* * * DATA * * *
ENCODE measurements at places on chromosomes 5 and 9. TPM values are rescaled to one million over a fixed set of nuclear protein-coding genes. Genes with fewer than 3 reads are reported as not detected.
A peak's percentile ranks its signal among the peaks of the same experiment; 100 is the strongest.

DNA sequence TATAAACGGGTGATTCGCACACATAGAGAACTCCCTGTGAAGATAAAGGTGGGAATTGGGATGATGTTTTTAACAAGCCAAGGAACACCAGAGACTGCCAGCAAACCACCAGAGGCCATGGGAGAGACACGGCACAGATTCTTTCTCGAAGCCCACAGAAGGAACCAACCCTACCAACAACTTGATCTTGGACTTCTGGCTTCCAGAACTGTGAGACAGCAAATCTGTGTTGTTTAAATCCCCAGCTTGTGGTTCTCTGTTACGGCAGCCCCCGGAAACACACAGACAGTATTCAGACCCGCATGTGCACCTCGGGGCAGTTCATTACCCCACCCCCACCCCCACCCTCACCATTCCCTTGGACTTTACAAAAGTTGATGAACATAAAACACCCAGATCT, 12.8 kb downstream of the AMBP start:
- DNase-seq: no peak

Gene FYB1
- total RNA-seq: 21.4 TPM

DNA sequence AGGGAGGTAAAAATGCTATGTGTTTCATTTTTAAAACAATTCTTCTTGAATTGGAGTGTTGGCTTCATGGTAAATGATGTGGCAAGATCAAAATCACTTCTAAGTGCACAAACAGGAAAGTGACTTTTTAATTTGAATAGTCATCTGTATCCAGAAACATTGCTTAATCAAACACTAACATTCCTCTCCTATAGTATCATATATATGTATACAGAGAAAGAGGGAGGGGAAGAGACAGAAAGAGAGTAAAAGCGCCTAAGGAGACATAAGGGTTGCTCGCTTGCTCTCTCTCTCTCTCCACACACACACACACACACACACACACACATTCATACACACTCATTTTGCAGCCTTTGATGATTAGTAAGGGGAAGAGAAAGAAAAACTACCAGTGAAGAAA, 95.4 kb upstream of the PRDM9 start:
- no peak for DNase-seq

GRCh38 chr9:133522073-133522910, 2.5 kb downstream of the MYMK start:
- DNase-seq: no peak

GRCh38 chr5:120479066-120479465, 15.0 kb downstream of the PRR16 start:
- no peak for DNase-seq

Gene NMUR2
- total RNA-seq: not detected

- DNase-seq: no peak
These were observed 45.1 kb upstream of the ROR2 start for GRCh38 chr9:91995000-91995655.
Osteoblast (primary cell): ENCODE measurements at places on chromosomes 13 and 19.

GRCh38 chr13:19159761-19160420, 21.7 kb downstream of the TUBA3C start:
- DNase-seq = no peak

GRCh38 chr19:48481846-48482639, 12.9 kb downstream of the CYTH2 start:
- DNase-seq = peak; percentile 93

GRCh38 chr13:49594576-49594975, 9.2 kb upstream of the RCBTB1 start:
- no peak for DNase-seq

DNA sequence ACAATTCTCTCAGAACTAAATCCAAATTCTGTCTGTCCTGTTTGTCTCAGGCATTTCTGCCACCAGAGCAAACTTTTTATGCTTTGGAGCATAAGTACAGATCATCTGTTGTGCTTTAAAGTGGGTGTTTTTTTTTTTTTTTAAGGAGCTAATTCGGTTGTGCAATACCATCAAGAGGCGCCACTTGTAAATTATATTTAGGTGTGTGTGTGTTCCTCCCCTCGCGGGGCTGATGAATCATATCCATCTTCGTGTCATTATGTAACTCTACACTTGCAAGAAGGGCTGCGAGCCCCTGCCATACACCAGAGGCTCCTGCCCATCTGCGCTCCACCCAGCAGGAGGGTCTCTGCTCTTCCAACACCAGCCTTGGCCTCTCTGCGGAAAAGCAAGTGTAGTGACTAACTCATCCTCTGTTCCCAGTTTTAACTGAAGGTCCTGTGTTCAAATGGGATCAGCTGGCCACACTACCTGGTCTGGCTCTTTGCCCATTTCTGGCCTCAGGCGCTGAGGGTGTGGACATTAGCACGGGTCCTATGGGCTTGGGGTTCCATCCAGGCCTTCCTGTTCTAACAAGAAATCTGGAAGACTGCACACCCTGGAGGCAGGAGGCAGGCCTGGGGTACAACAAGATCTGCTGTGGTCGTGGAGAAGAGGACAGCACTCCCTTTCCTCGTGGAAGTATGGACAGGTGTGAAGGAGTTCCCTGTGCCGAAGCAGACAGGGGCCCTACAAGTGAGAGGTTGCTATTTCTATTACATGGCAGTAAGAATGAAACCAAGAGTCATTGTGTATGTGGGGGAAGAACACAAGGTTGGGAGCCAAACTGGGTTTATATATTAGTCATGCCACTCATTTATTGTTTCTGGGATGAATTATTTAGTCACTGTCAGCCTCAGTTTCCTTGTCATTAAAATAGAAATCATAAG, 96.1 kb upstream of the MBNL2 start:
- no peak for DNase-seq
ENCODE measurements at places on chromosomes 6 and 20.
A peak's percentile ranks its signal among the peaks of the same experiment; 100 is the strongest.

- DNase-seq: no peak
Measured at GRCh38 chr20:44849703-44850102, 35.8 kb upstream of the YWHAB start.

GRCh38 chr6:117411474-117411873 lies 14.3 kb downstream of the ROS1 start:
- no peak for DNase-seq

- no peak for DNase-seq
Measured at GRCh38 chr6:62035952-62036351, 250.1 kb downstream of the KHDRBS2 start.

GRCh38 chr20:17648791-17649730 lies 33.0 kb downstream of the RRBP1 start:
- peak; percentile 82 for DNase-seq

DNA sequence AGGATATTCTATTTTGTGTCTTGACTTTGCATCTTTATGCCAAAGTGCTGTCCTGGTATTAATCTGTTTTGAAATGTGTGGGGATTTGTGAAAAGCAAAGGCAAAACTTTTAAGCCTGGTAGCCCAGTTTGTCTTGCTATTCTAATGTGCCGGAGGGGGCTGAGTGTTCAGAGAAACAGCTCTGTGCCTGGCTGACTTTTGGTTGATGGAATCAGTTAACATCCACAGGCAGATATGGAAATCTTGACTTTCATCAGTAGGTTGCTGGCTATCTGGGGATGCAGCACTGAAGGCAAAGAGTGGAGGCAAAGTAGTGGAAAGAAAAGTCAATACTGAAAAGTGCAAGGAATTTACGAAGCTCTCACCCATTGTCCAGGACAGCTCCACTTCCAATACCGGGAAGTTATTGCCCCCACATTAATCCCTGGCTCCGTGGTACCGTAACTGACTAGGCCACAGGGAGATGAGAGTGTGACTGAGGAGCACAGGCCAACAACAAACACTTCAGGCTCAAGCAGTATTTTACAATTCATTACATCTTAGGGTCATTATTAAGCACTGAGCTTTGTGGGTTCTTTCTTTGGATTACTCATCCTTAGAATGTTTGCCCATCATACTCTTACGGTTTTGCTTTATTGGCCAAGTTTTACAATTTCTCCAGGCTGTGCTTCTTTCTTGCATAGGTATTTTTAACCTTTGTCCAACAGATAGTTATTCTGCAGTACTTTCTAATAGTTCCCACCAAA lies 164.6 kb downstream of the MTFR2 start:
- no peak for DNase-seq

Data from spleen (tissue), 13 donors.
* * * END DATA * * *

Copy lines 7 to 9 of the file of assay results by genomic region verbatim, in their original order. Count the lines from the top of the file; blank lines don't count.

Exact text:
DNA sequence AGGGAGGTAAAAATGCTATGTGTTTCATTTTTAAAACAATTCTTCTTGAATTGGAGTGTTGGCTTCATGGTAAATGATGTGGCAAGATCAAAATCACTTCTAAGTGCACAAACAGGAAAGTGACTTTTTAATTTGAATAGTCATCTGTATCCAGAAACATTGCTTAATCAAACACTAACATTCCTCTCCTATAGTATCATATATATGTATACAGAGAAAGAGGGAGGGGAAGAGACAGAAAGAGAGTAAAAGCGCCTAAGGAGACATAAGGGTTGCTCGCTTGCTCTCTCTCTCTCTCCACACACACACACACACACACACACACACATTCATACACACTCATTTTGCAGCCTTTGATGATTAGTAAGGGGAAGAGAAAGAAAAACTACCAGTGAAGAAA, 95.4 kb upstream of the PRDM9 start:
- no peak for DNase-seq

GRCh38 chr9:133522073-133522910, 2.5 kb downstream of the MYMK start: